But having US limits or thresholds that trigger some kind of action would help protect US consumers, he said.

There’s a lot that’s not known generally, including about the impact of PFAS contamination hot spots, said Neltner and other analysts.

PFAS Hot Spots

The Pentagon has notified 3,911 farms of potential PFOA and PFOS contamination since March 2021, according to its July analysis first reported by Inside EPA.

Food raised near airports, petrochemical plants, and other facilities that have used PFAS-based fire suppressants also may have increased concentrations of the chemicals, said Mark McDaniel, a chemist with AlterEcho, a division of TechLaw Inc., which offers legal support and other services to companies and government agencies.

Some biosolids, which are wastes treated to remove known contaminants that traditionally did not include PFAS, have contaminated farms.

Water contamination is also a concern. At least 13 states have issued advisories recommending limited or no consumption of fish, according to state websites.

The concentration of one or more PFAS triggering the advisories varies from 3.9 ppb to 200 ppb, according Environmental Council of the States data from 11 states.

Those levels exceed some of Europe’s PFAS limits, which vary from 0.2 ppb to 8 ppb depending on the PFAS, type of fish, and whether the product would be consumed by infants and young children.

Europe was the US’ primary market for exported fish and seafood in 2022, according to US Department of Agriculture information. The market value was $1.12 billion.

State advisories are aimed at recreational fishers and individuals needing the food. But, streams, rivers, lakes, and oceans can be used for aquaculture farms, said Heather Walsh, a fish biologist working for the US Geological Survey.

The concentrations of PFOS, PFOA, PFNA, and PFHxS measured in 282 fish tissues sampled in 2018 and 2019 from US streams and rivers measured between 0.4 ppb and 131 ppb, according to Environmental Protection Agency information.

Some fish farms could have contaminated water flowing into them, Walsh said. The extent to which a fishery can reduce the PFAS depends on its location and other factors, she said.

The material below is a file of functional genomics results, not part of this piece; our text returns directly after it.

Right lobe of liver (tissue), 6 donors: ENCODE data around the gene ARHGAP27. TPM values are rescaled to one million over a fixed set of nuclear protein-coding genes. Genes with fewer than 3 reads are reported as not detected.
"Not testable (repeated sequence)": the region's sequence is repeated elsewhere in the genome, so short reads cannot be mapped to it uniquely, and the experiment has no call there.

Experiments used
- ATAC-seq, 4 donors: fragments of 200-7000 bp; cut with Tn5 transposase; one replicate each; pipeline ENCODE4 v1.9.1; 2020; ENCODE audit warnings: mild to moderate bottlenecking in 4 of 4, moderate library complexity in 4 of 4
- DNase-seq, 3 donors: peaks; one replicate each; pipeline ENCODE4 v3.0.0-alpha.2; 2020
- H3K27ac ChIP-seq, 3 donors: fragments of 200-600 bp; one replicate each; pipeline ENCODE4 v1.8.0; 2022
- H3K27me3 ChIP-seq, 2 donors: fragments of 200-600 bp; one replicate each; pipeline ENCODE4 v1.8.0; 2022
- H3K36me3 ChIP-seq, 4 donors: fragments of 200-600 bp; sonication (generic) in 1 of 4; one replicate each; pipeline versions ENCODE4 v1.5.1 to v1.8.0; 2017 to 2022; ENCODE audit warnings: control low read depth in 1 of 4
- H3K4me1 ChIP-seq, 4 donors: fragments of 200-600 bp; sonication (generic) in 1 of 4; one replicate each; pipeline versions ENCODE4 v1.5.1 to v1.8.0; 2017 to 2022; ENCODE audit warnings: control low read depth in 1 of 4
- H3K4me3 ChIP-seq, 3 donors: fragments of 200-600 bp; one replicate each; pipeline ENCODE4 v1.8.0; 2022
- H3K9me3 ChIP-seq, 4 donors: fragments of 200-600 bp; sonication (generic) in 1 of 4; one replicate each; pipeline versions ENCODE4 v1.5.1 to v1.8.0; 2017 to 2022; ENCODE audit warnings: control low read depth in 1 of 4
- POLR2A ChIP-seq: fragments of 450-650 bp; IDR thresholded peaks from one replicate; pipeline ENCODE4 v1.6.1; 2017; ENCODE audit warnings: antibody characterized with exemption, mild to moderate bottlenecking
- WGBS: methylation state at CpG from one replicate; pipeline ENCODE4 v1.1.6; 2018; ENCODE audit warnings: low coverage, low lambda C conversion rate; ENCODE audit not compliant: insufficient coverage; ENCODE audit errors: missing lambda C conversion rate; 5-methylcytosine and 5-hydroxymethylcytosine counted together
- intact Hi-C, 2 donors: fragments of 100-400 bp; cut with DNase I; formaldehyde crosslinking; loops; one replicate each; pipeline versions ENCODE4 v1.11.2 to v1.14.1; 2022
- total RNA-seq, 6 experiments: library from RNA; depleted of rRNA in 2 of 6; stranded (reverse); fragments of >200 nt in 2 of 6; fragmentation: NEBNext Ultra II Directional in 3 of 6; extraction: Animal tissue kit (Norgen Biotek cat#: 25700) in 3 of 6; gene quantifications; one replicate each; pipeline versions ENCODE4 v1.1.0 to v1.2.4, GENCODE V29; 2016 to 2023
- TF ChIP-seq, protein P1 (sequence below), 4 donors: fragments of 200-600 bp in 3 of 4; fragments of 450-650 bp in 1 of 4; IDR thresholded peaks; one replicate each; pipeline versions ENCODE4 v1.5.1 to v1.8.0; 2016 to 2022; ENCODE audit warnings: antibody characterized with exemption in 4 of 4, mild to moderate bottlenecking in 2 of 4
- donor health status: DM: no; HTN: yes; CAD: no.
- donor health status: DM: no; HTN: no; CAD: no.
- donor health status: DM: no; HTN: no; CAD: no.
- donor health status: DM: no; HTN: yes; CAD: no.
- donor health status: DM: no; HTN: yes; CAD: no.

US Awareness, Federal Action

The EU’s rules and potential impacts on US exports could boost corporate, state, and federal awareness of PFAS in the food supply, said Nancy McBrady, deputy commissioner for Maine’s Department of Agriculture, Conservation, and Forestry.

Maine began to examine PFAS’ impacts on farms in 2016 and has found the chemicals at 73 farms so far, she said.

‘It’s important to remember that farmers do not knowingly use PFAS chemicals, which are finding their way onto some farms just as is happening in other places and sectors,’ the American Farm Bureau said.

And PFAS don’t have to be the death of a farm, McBrady said. Farms can remain in business with help to address their particular PFAS problem, she said.

‘But it takes significant support and time,’ McBrady said. Maine’s legislature approved a $70 million relief package for state farms.

USDA programs could be used to help farmers get loans to deal with PFAS contamination and farm conservation support while PFAS is being addressed, McBrady said.

The Farm Bill, which is being reauthorized on Capitol Hill, and the bipartisan-backed Relief for Farmers Hit with PFAS Act (H.R.1517; S.747), are among the legislative tools Congress could use to help farmers, said Amy Fisher, president of the Maine Farmland Trust.

Future EU Rules

The European Commission recommended last year that member states monitor up to 29 PFAS in a variety of additional foods including fruits, vegetables, cereals, oilseeds, baby food, non-alcoholic drinks, wine, and beer.

The resulting data could be used to set PFAS limits on additional foods, the Commission said.

The European Chemicals Agency is evaluating a proposed REACH, or Registration, Evaluation, Authorization and Restriction of Chemicals, rule that would impose a broad ban on the production and use of PFAS in the EU, but be phased in for some products. The ban would affect food packaging, among other products.

The EU also is working towards legally binding PFAS limits in feed, said Simpson from Keller and Heckman.

Fishmeal and oil, for example, are ingredients in some animals’ feed. But PFAS in fishmeal caused excessive levels of the chemicals in eggs laid by organically raised chickens, according to an alert in January from the Technical University of Denmark’s National Food Institute.

The US exported about 20.7 million kilograms of fishmeal and fish oil to the European Union in 2022, according to National Oceanic and Atmospheric Administration (NOAA) data Bloomberg Law analyzed. That volume had a value of about $58 million, making the EU the country’s third largest market for those commodities.

PFAS contamination in fishmeal is difficult to address because the sources of the chemicals are so varied, Simpson said.

With pollutants ‘you usually have an identifiable polluter,’ he said. ‘It’s not a traditional situation.’”